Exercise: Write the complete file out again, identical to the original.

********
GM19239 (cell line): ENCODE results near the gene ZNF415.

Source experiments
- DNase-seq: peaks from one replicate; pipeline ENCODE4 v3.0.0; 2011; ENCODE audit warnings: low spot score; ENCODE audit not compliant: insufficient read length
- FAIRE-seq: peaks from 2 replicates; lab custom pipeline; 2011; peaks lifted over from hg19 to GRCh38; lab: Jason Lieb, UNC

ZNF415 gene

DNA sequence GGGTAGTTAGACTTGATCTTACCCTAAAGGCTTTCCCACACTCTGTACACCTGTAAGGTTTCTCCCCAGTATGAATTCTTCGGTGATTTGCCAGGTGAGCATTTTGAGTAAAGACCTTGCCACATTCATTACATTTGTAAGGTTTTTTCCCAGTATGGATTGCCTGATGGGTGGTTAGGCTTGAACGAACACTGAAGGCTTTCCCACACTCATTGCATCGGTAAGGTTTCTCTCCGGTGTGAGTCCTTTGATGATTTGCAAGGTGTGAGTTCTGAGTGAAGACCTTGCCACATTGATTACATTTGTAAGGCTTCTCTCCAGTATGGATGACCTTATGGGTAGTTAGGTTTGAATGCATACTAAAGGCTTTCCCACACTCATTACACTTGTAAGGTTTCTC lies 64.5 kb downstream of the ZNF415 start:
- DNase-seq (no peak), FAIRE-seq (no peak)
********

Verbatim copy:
GM19239 (cell line): ENCODE results near the gene ZNF415.

Source experiments
- DNase-seq: peaks from one replicate; pipeline ENCODE4 v3.0.0; 2011; ENCODE audit warnings: low spot score; ENCODE audit not compliant: insufficient read length
- FAIRE-seq: peaks from 2 replicates; lab custom pipeline; 2011; peaks lifted over from hg19 to GRCh38; lab: Jason Lieb, UNC

ZNF415 gene

DNA sequence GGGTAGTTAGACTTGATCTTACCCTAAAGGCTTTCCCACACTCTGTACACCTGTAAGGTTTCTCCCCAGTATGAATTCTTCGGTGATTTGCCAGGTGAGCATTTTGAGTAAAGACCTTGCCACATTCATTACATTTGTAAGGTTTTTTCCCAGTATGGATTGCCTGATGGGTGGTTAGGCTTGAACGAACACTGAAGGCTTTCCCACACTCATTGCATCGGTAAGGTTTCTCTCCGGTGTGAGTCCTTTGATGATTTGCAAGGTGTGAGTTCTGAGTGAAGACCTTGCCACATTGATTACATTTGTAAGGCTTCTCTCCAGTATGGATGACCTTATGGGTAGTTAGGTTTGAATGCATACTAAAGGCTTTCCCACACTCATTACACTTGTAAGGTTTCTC lies 64.5 kb downstream of the ZNF415 start:
- DNase-seq (no peak), FAIRE-seq (no peak)